Yes, and it’s the same reasons people with a SUD don’t ask for help: shame, denial, embarrassment, the fear of feeling afraid or alone. The impact of this disease is equally devastating to families physically, mentally, spiritually and emotionally as it is to the person with the SUD. If families decide to make a change, the family member with the SUD typically won’t be able to carry on in their current habits and substance use rituals, because families are no longer playing the same life game of addiction. Even if the person with the SUD doesn’t change, families can get well and live (not just exist and survive) a much better life in the chaos and craziness of this illness.

What can family members of someone with a SUD do to practice self-care?

Family members can learn about addiction and begin to understand how they as a family member may have also developed the same unhealthy behaviors that the person with the disease struggles with. Families begin to hide, lie, isolate, pull away from what they used to be part of. The shame of this illness, which is tremendous, keeps many families living a dual life. Families need to have a parallel program of recovery in order to take their lives back.

Do you have any tips that family members can utilize to help cope?

The first thing family members can do is no longer pretend it doesn’t exist. Call it like you see it and put a name to it – a substance use disorder. Emotional enabling is not confronting the person with the SUD, because a person doesn’t want to make it worse, make the person use, or make the person mad as it might make their life even more miserable. Unfortunately, without confrontation, there will not be hope for it getting any better.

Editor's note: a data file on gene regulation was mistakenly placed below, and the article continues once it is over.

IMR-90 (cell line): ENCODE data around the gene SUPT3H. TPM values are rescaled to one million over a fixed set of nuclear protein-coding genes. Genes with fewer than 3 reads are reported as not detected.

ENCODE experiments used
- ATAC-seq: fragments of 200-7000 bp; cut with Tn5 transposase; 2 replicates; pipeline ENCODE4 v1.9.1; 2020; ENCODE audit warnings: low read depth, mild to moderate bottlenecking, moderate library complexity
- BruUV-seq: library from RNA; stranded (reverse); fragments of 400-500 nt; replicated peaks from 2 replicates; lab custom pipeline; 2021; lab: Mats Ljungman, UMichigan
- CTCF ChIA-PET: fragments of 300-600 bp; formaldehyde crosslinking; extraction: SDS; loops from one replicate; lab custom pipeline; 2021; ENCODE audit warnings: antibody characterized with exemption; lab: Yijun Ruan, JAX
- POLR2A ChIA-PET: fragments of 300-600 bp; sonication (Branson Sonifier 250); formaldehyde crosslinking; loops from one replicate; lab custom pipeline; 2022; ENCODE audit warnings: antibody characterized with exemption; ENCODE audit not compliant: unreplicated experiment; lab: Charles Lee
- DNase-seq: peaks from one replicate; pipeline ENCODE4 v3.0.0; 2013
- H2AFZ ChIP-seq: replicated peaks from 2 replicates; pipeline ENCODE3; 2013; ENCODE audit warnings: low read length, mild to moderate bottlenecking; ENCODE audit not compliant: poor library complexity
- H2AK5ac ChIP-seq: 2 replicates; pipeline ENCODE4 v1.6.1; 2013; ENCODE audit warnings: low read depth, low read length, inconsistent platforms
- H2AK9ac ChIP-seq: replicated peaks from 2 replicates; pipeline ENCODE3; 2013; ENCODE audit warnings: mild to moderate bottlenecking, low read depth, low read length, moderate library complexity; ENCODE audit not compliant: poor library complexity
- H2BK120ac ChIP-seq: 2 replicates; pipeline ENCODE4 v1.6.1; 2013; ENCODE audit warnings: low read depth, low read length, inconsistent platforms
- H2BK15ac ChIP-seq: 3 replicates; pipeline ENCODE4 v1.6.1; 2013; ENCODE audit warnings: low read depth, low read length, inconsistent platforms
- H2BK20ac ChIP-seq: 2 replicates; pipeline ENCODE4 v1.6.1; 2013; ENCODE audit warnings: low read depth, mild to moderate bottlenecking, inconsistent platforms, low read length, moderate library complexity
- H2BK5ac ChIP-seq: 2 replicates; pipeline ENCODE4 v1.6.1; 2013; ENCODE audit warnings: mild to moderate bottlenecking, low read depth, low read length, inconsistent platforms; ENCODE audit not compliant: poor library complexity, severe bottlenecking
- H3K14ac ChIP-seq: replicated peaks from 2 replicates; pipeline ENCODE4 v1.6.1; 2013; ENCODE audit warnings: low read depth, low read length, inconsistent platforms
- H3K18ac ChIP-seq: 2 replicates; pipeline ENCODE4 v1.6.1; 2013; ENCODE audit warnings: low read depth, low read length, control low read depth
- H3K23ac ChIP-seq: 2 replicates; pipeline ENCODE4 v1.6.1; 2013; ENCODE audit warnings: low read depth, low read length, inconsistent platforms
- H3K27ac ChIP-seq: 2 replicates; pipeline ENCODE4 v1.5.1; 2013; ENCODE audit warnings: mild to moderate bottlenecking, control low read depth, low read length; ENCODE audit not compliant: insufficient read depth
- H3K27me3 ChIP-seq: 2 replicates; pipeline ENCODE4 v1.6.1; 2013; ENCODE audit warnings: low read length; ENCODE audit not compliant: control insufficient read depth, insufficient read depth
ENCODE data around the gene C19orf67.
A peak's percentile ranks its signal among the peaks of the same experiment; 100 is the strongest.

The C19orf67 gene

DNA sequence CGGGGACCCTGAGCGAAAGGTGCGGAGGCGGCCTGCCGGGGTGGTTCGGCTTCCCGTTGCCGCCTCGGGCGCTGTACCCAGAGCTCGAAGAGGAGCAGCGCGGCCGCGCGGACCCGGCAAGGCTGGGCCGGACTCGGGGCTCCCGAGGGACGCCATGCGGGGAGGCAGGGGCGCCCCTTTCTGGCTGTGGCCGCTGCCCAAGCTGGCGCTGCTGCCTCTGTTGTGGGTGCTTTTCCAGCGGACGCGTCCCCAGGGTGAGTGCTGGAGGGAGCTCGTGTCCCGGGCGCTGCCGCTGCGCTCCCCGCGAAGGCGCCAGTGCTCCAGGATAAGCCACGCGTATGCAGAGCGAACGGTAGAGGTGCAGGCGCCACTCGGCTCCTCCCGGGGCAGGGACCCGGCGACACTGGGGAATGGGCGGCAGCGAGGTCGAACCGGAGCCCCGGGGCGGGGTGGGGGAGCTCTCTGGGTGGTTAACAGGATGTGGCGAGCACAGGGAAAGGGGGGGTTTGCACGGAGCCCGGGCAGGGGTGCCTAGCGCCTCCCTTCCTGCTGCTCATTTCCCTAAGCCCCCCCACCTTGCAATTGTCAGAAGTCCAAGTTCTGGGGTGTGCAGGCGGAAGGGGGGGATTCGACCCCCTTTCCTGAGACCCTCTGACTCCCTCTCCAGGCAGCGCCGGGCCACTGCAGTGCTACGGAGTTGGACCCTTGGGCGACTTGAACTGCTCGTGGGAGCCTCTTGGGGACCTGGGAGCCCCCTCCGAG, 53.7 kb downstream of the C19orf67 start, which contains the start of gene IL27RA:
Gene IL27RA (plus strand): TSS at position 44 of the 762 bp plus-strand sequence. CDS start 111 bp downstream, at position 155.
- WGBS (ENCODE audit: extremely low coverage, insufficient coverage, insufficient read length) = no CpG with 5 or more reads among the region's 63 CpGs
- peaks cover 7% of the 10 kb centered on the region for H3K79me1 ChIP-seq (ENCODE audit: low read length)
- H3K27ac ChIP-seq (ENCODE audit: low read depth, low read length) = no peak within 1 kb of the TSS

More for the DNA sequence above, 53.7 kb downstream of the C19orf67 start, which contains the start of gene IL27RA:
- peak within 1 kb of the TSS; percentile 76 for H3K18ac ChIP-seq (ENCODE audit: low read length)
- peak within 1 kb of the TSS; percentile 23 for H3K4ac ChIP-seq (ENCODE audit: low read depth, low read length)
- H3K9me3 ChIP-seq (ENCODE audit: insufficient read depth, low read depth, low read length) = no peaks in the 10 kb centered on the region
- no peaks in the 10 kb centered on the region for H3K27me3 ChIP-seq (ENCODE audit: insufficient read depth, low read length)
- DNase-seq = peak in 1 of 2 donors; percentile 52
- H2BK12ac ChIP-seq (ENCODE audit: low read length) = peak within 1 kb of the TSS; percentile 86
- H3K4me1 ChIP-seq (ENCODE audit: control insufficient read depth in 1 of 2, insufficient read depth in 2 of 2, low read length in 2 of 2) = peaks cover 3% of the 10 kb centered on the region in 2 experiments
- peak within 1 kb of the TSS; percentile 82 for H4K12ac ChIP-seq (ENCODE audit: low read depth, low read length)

Addiction is a primary, progressive, chronic and fatal disease, and it doesn’t get better left on its own. Once you can start saying the name of the elephant that is living in your house, you open the door to allow yourself to start getting better. Seek out professional help from someone who understands addiction. Go to 12-step meetings, such as Al-Anon. You are not alone, and the sooner you find that out, the quicker you can start the healing.

Learn the 3 C's: You didn’t cause it, you can’t control it and you can’t cure it. Then consider taking a chance to make a choice to change. Get books about families and SUD and learn all you can. Keep in mind that there are many excellent books and internet resources that provide support and education for families wanting to learn more.

Hope does exist and healing is possible. 

Adults who struggle with drug or alcohol use can find the education, support, and therapy they need at First Step Recovery. In addition, family members of individuals undergoing treatment at First Step are welcome and encouraged to take part in our Family Program, which provides support and education. At First Step, we believe that everyone is capable of long-term recovery, and our Licensed Addiction Counselors and medical staff are here to walk alongside you in your recovery journey every step of the way. To schedule an evaluation or talk with somebody about our programs, call 701-451-4900 or contact us online today.